The Sciences and Exploration Directorate, Astrophysics Science Division, Observational Cosmology Laboratory (Code 665) is seeking a skilled scientist to work o the development of advanced near-infrared and visible detector systems and astronomical instrumentation.Learn more about this agency
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Vacant research positions may be filled at one of several grade levels depending upon the scientific impact of the person selected. A review may be required to determine the appropriate grade level of the position and supplemental materials may be required from the selectee. Please keep this in mind when indicating the lowest grade you will accept.
As a Research Astrophysicist, specializing in Stellar, Galactic, and Extra Galactic Astrophysics, you will be a Principal Investigator (PI) or project member, conducting an independently-directed program of research aimed at developing advanced near-infrared astronomical detectors and instrumentation for use on space-based telescopes.
You will lead or participate in the development, characterization, test and integration of astronomical instrumentation. You will develop low-noise, large-format visible and near-infrared detectors for use in astronomical observations of stars, galaxies or the universe. Testing can include detector noise measurements, electronic testing, thermal stability tests, and integration testing.
You will provide leadership both in the long-range goals of the Observational Cosmology Laboratory and in the immediate problems of implementing new ideas into the conception and design of new technologies for astrophysical research. You will perform pre-project planning duties, such as concept development, master integration planning, and programming design for scientific projects, taking into account feasibility, costs, and economics. You will oversee the conception, design, proposal, fabrication, testing, launch and calibration of astrophysical instruments. Specific areas of development include large-format detector arrays, photon-counting detectors and other advanced detector systems for future astrophysical observatories operating at visible and near-infrared wavelengths.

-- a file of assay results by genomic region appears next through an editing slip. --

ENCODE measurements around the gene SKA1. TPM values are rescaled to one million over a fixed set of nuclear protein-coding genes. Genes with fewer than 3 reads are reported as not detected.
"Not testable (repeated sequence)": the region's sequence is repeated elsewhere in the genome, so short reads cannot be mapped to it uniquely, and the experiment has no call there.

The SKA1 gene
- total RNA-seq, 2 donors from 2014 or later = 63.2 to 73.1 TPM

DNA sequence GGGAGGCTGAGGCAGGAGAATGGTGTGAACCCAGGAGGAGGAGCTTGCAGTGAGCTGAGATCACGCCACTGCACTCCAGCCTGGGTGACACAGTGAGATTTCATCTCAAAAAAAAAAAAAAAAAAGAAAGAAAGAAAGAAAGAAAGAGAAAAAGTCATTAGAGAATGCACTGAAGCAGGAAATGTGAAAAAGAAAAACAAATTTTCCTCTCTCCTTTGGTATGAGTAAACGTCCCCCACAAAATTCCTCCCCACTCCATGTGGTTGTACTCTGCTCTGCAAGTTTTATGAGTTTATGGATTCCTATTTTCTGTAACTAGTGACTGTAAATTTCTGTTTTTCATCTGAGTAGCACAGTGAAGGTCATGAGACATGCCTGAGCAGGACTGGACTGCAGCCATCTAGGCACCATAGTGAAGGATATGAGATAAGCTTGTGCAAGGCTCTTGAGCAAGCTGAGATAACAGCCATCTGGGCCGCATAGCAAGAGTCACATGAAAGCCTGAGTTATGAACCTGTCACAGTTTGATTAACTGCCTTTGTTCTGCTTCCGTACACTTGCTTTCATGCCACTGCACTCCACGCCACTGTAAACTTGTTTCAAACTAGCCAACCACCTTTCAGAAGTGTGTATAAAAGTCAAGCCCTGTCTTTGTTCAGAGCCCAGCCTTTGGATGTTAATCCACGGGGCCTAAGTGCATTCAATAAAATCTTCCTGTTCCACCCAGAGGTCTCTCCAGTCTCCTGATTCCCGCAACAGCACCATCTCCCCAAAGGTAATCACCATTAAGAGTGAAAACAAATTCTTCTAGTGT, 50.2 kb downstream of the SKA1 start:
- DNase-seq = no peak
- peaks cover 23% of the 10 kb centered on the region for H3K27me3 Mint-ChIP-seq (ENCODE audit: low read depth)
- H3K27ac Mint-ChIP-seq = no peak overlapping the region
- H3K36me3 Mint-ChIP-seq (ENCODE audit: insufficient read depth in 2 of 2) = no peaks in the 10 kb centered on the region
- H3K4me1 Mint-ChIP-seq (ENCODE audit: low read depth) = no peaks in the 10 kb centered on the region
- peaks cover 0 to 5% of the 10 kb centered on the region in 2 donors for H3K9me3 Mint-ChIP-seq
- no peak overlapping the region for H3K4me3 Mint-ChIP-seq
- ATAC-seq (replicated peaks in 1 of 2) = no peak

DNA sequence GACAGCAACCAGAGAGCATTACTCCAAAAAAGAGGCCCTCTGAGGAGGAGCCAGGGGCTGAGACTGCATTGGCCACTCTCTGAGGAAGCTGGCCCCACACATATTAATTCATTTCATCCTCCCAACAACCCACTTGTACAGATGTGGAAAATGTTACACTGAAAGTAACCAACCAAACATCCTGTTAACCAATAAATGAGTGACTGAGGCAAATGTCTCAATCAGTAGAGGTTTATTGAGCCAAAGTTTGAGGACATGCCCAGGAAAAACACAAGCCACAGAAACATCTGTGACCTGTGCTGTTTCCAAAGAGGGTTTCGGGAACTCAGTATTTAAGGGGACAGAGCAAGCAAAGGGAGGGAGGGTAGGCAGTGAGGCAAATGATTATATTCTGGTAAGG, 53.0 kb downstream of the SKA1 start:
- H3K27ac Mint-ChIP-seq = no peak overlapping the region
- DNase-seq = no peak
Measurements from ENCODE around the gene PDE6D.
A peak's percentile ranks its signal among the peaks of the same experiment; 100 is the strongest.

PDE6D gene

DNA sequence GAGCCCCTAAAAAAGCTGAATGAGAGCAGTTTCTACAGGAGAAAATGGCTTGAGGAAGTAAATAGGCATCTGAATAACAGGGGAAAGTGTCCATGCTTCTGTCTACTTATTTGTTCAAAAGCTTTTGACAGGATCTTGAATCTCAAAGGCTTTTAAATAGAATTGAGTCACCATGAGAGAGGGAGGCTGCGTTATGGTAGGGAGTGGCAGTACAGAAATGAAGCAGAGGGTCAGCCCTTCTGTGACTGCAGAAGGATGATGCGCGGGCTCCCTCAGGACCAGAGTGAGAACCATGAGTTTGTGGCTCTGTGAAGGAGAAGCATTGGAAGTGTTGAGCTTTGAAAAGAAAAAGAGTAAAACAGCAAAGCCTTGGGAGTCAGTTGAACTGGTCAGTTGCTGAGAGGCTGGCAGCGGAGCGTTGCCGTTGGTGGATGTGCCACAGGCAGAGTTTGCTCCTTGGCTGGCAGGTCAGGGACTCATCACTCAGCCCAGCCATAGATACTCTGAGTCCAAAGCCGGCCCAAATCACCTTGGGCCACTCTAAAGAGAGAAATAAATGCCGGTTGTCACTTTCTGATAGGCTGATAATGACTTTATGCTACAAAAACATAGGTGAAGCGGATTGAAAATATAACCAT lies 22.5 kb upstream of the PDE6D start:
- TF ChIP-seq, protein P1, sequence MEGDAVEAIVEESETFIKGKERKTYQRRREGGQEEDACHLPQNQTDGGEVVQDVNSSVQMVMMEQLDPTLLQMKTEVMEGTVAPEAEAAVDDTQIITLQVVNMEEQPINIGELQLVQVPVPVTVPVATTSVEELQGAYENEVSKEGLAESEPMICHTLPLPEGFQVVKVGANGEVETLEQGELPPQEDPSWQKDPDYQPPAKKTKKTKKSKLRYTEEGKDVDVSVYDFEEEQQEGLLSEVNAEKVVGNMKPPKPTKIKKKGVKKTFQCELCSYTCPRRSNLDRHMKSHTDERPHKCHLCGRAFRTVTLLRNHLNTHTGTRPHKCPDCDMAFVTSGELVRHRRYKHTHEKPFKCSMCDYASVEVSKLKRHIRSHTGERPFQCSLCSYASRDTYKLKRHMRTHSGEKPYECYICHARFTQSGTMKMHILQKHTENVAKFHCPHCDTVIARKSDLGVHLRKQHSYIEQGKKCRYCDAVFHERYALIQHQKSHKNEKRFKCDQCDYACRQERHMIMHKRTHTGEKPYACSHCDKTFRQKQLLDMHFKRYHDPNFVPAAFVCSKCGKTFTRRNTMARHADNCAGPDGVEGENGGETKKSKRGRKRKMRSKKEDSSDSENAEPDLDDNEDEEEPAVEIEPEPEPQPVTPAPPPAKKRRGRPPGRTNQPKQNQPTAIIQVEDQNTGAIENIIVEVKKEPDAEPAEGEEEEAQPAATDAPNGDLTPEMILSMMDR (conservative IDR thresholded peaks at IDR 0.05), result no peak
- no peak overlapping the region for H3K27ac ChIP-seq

You will conduct astronomical research that is relevant to the science objectives of the James Webb Space Telescope (JWST), the Wide-Field Infrared Survey Telescope (WFIRST), or other current or future space telescopes. Research may include the structure and constituents of the universe, including dark energy, dark matter, and ordinary matter; the formation and evolution of galaxies, including the dark matter, gas, stars, metals, morphological structures and active nuclei within them; and stellar populations and star-formation processes in nearby galaxies. Observational research may use archival data from the Hubble Space Telescope, the Spitzer Space Telescope, or other NASA missions. Experimental research may include the development of advanced technology, detectors, instrumentation or equipment that will contribute to new or expanded knowledge in cosmology or astrophysics.
You will serve as a technical expert in implementing and evaluating complex and innovative scientific projects. You will coordinate and integrate the planning, programming, development, oversight, scheduling, and overall management of resources for multi-phase scientific projects. You will ensure a progress schedule is maintained and take remedial action to ensure the proper relationship between work efforts and total project development. You will review resource estimates and ensure proper distribution of project resources. You will keep abreast of changes and cost variations from design through development/installation to ensure completion on time and within the designated budget.
Occasional travel - Travel may be required for training or other work-related duties
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This job originated on www.usajobs.gov. For the full announcement and to apply, visit www.usajobs.gov/GetJob/ViewDetails/504713900. Only resumes submitted according to the instructions on the job announcement listed at www.usajobs.gov will be considered.